The tube is really busy when I get on, but almost everyone gets off at Admiralty. At Sheung Wan I make my way up the escalators inside the Shun Tak centre, avoiding eye contact with the countless people shouting at me from all the different travel agents offering boat tickets. My first priority here is a Coke Zero, which I successfully buy and get a smile when I dish out my first mm goi of the day.
At a ticket machine I scan the QR code on my phone that I got from klook.com a few days ago; I am getting a boat, after all. But I’m here way too early, an hour or so before sailing. Walking around while finishing my caffeine I come across the tour operators who take you on a boat straight to strip joints, how salubrious. There’s nothing else to keep me here so I figure I’ll just go through early and grab a seat.
Handing my ticket over for the 1215 the man at the gate replaces it with an 1130 ticket and tells me to hurry. It’s 1127. Well OK then! Wandering through an almost empty departure area I have no idea how to do immigration. There’s a thing saying I have to fill out a departure card, and I’ve got the slip in my passport from my arrival, err, earlier today, but a guy just ushers me to an Oyster-style gate and I get scanned through. Hurrying along to the gate and my ticket gets a sticker and I’m told to hurry even more – I’m basically the last person to get on the boat, and am rewarded with one of the only rear facing seats on the boat. I have no window, and am sat opposite a couple and next to a tall German man with a crying baby strapped to his chest.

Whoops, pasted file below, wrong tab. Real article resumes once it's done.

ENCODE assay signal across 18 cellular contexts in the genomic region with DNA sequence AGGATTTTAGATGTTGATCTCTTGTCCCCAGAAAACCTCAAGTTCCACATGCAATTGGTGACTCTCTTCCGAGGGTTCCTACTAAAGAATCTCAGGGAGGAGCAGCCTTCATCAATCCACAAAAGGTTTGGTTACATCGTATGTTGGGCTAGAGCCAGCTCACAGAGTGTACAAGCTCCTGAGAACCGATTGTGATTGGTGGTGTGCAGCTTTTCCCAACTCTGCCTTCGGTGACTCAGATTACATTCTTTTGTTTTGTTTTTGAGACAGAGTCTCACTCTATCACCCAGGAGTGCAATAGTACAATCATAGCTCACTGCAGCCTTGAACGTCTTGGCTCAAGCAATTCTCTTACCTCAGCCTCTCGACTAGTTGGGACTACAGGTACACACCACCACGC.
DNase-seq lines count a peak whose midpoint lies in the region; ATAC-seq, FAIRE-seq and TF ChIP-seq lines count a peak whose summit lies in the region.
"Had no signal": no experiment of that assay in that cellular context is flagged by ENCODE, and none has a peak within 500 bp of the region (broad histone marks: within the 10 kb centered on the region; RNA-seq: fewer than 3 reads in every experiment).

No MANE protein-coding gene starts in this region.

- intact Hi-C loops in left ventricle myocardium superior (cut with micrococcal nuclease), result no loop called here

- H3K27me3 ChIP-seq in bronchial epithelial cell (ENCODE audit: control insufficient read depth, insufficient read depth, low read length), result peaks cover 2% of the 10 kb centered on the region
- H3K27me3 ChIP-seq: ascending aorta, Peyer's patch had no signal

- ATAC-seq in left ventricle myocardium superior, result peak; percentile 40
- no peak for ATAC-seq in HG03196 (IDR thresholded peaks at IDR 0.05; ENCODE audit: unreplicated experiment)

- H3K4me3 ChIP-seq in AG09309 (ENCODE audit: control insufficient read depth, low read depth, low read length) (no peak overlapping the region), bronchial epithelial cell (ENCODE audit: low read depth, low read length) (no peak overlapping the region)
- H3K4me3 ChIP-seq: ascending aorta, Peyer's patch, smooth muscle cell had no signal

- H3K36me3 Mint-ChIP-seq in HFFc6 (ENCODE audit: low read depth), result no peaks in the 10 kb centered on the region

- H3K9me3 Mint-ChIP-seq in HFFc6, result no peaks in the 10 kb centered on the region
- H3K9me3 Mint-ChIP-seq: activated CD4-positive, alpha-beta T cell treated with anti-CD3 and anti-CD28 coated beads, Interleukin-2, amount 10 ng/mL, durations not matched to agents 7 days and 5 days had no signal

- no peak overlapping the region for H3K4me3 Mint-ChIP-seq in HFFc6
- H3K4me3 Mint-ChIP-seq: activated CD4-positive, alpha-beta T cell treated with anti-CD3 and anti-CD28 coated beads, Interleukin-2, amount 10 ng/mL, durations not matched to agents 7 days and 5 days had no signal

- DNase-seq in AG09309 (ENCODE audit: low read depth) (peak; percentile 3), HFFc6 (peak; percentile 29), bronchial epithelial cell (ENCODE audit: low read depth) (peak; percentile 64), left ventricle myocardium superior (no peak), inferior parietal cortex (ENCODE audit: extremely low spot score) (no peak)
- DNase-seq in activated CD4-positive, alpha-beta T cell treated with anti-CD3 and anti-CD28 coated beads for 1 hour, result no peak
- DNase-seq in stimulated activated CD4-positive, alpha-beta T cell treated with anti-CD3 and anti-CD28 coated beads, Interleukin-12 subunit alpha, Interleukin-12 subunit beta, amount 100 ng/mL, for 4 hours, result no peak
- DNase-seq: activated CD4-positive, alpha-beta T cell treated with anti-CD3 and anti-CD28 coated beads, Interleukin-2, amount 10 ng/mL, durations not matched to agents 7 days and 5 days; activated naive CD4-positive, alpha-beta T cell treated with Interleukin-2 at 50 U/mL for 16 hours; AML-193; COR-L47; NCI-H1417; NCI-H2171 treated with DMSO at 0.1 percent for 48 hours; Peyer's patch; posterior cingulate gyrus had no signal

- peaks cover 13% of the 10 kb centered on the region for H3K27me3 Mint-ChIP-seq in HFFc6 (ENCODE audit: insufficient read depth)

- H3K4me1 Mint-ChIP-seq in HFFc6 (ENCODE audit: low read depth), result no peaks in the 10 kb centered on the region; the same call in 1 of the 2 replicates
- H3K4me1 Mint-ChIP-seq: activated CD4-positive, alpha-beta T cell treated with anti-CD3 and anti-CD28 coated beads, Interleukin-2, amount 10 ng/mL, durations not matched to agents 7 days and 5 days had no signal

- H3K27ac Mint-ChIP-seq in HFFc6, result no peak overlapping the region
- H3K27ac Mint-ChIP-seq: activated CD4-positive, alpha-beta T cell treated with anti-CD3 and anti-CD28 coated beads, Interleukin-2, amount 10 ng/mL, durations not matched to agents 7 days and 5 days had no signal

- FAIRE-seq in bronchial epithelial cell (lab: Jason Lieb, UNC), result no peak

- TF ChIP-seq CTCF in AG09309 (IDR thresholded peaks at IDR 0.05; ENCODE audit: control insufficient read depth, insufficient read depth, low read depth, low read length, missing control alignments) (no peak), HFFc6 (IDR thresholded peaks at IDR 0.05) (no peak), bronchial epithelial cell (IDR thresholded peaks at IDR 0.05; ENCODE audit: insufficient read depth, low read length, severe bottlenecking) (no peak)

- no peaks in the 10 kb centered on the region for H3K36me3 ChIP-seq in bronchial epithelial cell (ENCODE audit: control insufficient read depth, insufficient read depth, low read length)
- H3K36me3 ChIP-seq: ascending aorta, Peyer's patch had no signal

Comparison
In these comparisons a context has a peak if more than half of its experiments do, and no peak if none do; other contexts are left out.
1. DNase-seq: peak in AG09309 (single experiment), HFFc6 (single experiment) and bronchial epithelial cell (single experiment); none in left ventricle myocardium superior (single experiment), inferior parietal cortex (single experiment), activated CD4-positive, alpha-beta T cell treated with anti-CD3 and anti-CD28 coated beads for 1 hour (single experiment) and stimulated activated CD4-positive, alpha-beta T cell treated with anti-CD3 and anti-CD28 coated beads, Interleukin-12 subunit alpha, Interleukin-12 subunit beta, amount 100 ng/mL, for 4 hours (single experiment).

I spend most of the journey with my headphones on listening to the Something To Wrestle with Bruce Prichard podcast, and trying to convince my phone to use a Macanese mobile network (free) rather than one of the Chinese networks (very not free). There’s a lot of choice around here.
After almost exactly an hour we pull into Macau outer harbour ferry terminal and file out. It’s a spangly building with an easy to find tourist information desk. Despite mobile data ‘n all that, I go and grab a map and ask what direction I go to walk to the old town. She tells me it’s about an hour. An hour? A likely story, thinks I.
Immediately outside of the terminal are masses and masses of casino and hotel reps, and lots of bus stops. Not normal buses – well, actually, there’s a couple of those – but mostly free shuttle buses to the the casinos. Macau takes in more money each year from gambling than Vegas, though I’m not here to see all that.
Contrary to advice, it had taken me around 45 minutes to reach the old town, though I was walking faster than anyone else and inadvisably so. By now I was getting very hot, not helped by my refusal to undo my jacket or roll the sleeves up lest I a) display epic sweat patches b) instantly burn.
Frankly it all sounds nice. Who doesn’t love starch and intestines? Trying to fit in, I opt for the Macanese bacalhau ball with chorizo, along with some salty egg french fries. The fries arrive first and I think I’ve made an error – there are MASSES of them.